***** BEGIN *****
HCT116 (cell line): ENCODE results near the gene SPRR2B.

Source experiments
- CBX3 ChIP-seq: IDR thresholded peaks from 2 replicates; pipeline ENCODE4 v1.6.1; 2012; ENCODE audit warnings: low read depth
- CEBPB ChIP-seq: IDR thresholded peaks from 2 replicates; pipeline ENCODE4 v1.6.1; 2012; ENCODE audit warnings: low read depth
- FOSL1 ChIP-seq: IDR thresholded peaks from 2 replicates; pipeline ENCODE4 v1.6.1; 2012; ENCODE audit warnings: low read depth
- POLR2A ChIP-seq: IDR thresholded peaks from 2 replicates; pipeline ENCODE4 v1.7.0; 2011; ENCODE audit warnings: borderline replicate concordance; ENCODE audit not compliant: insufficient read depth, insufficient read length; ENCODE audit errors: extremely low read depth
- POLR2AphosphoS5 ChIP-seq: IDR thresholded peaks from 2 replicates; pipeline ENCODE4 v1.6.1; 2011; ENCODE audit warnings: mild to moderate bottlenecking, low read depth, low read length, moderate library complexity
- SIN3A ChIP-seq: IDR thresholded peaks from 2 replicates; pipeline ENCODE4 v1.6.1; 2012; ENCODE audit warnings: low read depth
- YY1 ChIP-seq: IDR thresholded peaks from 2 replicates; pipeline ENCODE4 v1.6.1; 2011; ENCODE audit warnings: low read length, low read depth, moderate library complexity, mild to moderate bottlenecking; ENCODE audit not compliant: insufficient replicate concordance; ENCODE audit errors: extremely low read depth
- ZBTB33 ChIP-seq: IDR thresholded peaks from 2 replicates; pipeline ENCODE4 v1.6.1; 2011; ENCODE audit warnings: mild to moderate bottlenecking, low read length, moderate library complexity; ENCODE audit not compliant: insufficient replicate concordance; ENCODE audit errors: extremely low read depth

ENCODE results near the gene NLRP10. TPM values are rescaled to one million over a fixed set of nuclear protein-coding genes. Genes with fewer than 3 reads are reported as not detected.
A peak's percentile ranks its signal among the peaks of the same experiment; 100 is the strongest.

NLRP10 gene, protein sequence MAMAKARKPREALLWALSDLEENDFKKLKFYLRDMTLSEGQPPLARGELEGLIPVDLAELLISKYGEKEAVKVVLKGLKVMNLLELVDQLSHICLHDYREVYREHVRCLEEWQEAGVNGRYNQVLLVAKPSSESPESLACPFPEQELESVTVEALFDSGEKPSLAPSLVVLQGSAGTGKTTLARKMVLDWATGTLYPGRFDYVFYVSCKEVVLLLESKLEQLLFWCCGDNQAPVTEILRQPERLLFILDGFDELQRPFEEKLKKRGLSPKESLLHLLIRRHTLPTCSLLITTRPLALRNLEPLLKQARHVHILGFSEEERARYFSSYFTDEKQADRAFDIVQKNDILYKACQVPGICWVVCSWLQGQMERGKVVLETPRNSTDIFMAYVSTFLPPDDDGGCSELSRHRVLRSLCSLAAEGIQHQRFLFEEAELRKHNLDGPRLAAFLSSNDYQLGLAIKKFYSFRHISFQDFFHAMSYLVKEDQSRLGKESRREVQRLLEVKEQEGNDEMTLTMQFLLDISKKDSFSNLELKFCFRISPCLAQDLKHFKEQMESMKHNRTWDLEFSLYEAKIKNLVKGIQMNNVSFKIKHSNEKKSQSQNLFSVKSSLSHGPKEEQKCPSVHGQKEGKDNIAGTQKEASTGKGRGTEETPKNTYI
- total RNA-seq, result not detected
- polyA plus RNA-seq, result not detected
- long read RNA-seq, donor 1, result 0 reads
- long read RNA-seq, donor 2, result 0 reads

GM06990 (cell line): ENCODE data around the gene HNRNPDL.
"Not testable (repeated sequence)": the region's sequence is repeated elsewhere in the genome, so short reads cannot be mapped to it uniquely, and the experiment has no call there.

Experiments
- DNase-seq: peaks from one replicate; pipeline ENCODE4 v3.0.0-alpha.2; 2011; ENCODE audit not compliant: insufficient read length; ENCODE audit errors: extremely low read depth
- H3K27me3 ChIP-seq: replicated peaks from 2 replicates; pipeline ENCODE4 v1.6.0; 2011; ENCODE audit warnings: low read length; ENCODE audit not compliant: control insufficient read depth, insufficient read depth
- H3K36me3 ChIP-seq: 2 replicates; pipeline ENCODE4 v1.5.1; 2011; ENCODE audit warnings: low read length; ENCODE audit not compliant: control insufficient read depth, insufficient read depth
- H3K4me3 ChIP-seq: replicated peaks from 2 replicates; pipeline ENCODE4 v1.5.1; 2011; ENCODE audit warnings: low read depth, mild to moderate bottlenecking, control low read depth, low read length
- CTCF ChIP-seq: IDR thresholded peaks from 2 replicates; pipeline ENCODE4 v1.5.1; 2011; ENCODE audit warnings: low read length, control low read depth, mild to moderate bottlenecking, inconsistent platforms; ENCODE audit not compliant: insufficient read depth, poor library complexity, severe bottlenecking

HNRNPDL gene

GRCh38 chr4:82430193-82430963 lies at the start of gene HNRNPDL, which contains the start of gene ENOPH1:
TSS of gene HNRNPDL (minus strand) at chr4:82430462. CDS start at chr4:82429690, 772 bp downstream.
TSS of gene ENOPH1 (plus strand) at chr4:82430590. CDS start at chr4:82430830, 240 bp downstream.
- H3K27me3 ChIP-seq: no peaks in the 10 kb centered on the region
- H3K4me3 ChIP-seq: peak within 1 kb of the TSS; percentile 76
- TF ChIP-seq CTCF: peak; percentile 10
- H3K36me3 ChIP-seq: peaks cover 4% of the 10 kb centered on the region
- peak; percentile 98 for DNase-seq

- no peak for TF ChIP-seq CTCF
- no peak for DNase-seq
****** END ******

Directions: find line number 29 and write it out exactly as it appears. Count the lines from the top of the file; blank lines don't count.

TSS of gene ENOPH1 (plus strand) at chr4:82430590. CDS start at chr4:82430830, 240 bp downstream.